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Epoch Times: CCTV Fabricated a Picture of a Petrol Bomb Burning

On August 13, Epoch Times published an article stating that, according to CCTV reports, on the evening of the 11th, “the mobs threw petrol bombs at the police station on W Tai Nan Street in Sham Shui Po, Hong Kong, causing multiple burns to a policeman.” CCTV then provided a picture that was vague and that had extremely low resolution.

Hu Xijin, the editor-in-chief of the CCP’s Global Times, posted a live video of a petrol bomb detonation. Hu Xijin said, “The mob escalated the violence and threw petrol bombs; a policeman was burned. This video recorded the moment when the petrol bomb exploded.”

An Epoch Times reporter compared the video and the picture, and found the backgrounds in both were highly identical, including buildings, people at the scene, traffic signs, and the flame on the ground. However, the picture provided by CCTV had a humanoid flame that was not in the video at all. The reporter also asked, “Does the city in the video look like Hon Kong, an international finance center, in any way?”

Epoch Times, August 13, 2019
Comparison of Petrol Bomb Burning Pictures
The video posted by Hu Xijin

NTDTV: Hong Kong Policemen Were Taped Replacing Uniforms with the Clothing of Protesters

According to NTDTV, during recent protests in Hong Kong, there were groups of gangsters in white or blue clothing attacking the protesters. Also among the protesters, some individuals were shouting and even acted like criminals. It was suspected that Hong Kong policemen or CCP undercover agents played these roles to make the protests seem to be “out of control” or more “chaotic.” Now, the suspicion has some evidence behind it. Some Hong Kong policemen were videotaped while they gathering in or around their police vehicles. They were taped changing out of their uniforms and into white clothing .

On Sunday evening, August 4th, some Hong Kong people took a video and uploaded it to YouTube. The video showed that, in the parking lot of the Ngau Tau Kok District Police Station, a police van marked “AM7113” on the top had the door open. A group of police officers gathered inside and around the police vehicle. On the left side of the van, several police officers took off their uniforms and replaced them with black or white clothing. During this period, several people in black were returning to the other side of the van.  [Editor’s note: At 0:27 two persons in black clothing with white masks walked to the van. One of them entered the van, while another with a cell-phone in his left hand and a flashlight in his right hand walked away. At 2:11, the same man returned to the van again.].

Another video on Twitter was taken at possibly the same location. It displayed at the end of the same police vehicle [AM7113], that several police officers, while at the back side of the vehicle were replacing their white clothing.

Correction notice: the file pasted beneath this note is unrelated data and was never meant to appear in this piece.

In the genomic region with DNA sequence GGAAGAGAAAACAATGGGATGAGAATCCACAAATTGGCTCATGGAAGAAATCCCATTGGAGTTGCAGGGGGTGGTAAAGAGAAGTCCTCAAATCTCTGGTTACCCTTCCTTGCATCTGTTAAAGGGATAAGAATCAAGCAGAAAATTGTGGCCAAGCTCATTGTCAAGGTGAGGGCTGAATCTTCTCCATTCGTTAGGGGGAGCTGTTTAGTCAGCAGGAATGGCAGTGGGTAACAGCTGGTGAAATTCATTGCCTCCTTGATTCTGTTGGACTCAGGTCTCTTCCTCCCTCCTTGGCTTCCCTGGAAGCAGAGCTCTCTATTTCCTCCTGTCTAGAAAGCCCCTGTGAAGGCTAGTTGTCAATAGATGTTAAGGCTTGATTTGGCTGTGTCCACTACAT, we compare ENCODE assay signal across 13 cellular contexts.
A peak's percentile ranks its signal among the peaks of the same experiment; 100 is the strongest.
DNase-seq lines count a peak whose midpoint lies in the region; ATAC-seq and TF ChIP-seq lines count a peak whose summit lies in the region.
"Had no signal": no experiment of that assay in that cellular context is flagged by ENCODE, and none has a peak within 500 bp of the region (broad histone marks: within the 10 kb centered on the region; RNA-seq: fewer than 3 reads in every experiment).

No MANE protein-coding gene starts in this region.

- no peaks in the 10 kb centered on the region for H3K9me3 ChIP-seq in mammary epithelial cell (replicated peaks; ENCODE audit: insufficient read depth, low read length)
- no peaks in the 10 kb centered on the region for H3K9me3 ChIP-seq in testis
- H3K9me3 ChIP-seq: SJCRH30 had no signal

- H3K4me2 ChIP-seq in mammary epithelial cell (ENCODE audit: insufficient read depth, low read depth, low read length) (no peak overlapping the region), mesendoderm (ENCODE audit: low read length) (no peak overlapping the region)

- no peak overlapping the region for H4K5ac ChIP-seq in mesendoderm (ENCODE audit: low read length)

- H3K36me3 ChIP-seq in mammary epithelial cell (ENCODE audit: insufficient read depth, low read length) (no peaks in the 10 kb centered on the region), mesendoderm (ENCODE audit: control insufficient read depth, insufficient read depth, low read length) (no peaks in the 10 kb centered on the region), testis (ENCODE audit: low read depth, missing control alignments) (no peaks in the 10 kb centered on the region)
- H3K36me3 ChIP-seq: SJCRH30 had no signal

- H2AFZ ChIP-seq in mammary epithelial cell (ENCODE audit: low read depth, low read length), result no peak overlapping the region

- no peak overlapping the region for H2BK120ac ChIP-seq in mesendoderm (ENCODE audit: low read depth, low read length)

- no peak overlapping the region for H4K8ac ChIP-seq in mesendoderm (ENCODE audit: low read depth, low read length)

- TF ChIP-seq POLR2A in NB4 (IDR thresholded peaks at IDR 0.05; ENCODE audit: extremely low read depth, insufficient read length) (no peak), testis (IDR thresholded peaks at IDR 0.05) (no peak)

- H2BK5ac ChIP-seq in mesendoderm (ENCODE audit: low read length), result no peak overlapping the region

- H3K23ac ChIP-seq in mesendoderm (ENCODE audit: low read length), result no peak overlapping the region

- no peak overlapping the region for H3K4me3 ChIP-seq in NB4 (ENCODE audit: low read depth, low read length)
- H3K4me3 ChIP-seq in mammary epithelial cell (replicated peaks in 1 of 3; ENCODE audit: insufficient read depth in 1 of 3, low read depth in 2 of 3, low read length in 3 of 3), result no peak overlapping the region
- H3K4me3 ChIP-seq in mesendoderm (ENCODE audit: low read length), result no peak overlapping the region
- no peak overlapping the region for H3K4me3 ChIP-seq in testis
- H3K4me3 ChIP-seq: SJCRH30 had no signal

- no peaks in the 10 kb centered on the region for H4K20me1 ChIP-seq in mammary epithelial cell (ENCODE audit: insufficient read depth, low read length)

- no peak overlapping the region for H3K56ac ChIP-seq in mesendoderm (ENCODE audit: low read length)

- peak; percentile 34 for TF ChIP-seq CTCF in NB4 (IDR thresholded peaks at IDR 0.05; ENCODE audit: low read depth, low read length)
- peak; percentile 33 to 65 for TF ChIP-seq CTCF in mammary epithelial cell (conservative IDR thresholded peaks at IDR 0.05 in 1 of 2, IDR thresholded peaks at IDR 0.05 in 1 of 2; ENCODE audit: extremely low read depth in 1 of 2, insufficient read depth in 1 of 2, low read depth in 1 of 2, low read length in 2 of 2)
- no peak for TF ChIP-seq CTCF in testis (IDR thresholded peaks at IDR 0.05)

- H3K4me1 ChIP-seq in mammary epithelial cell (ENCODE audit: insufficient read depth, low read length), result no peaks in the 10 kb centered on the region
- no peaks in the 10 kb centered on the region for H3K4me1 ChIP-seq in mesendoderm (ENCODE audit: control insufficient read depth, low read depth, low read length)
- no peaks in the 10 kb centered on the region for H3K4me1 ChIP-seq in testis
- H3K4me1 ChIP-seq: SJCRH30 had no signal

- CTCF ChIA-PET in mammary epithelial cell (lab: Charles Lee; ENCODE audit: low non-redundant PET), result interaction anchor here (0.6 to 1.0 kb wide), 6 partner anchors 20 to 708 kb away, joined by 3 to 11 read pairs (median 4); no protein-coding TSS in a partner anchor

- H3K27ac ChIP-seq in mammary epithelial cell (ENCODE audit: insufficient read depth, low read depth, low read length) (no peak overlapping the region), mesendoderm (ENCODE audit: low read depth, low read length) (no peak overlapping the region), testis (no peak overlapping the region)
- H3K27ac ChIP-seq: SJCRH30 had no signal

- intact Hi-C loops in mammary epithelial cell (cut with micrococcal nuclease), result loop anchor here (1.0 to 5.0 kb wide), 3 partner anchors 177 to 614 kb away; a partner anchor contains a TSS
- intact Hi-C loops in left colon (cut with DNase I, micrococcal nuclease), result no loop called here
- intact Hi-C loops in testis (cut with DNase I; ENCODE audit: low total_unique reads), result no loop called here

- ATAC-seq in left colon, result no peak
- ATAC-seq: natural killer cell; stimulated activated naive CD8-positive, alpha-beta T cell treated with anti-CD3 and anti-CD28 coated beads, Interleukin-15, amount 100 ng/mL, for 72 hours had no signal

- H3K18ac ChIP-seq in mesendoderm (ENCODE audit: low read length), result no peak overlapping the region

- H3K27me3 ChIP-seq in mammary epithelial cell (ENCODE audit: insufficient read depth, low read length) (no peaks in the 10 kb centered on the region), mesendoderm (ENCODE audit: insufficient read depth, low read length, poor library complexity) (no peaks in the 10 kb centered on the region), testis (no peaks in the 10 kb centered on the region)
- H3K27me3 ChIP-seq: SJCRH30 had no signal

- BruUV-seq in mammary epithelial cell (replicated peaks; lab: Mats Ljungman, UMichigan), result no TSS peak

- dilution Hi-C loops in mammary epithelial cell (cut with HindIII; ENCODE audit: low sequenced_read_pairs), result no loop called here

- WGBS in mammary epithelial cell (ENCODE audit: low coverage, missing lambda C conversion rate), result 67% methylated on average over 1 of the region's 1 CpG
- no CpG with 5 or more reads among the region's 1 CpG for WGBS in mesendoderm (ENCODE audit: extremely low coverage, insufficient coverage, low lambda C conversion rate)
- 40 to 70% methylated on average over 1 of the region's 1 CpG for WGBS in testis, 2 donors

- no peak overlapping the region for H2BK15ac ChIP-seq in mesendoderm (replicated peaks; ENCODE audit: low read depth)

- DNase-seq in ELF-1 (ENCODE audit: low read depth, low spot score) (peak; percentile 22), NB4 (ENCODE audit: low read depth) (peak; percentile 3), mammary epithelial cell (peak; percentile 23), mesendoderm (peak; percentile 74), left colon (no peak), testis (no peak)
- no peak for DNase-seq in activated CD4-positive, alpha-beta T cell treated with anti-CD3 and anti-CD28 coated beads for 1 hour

In addition to the AM7113 vehicle, there were still many police cars parked on site. The car numbers that could be seen included AM8052, AM8053, and AM8185. According to public information, the license plate numbers of the Hong Kong government vehicles started mostly with AM, while the police car numbers started with AM6, AM7, AM8, AM98 and AM99. AM7113 belongs to the Tseung Kwan O Police Station.

These videos caused a heated discussion on the network. Some netizens suspected that the police mixed into the demonstrators and that their actions gave the police their excuse for arresting demonstrators.

1. NTDTV, August 6, 2019
2. YouTube, August 4, 2019

3. Twitter, August 4, 2019

Huanqiu Editorial: U.S. Slams Hong Kong Media

An official editorial from a China State media, Huanqiu (Global Times), attempted to rebut a statement that the U.S. State Department spokeswoman Morgan Ortagus made on August 8. Ortagus described China as a “thuggish regime” because it disclosed personal details about a U.S. diplomat who met student leaders involved in the Hong Kong’s pro-democracy movement. Earlier, a China-controlled media, the Hong Kong newspaper Ta Kung Pao, published a photograph of a U.S. diplomat, identified as Julie Eadeh of the consulate’s political section, talking to student leaders, including Joshua Wong, in the lobby of a luxury hotel. It also published personal details about her family members.

“However,” said Huanqiu , “the U.S. State Department slammed the Hong Kong media on Thursday, and described the report exposing U.S. diplomat Ms. Eadeh’s past experience in instigating a ‘color revolution’ as ‘disclosing the personal information of U.S. diplomats.’ It attributed the media report to the [Chinese] government, and said that is what a thuggish regime would do.”

Huanqiu continued, “The Hong Kong media have the right to expose the situation of U.S. diplomats who are actively intervening in Hong Kong and to let people know what kind of people they are in order to form a more comprehensive understanding of the situation in Hong Kong. This is the duty of the media and the [Chinese] government has nothing to do with it.”

It concluded, “All this that the internal and external forces created is nothing but a phantom. With the strong support of the [Chinese Communist Party] Central Committee, the vast Hong Kong people who are patriotic and love Hong Kong will have the courage to stand up. The conspiracy will be shattered and the turmoil will be crushed. The time will come when the mob will be brought to justice.”

Source: Huanqiu, August 9, 2019

Perpetrators Involved in Persecution of Falun Gong in China Shocked and Restrained their Behavior after Learning about the Latest US Visa Vetting Process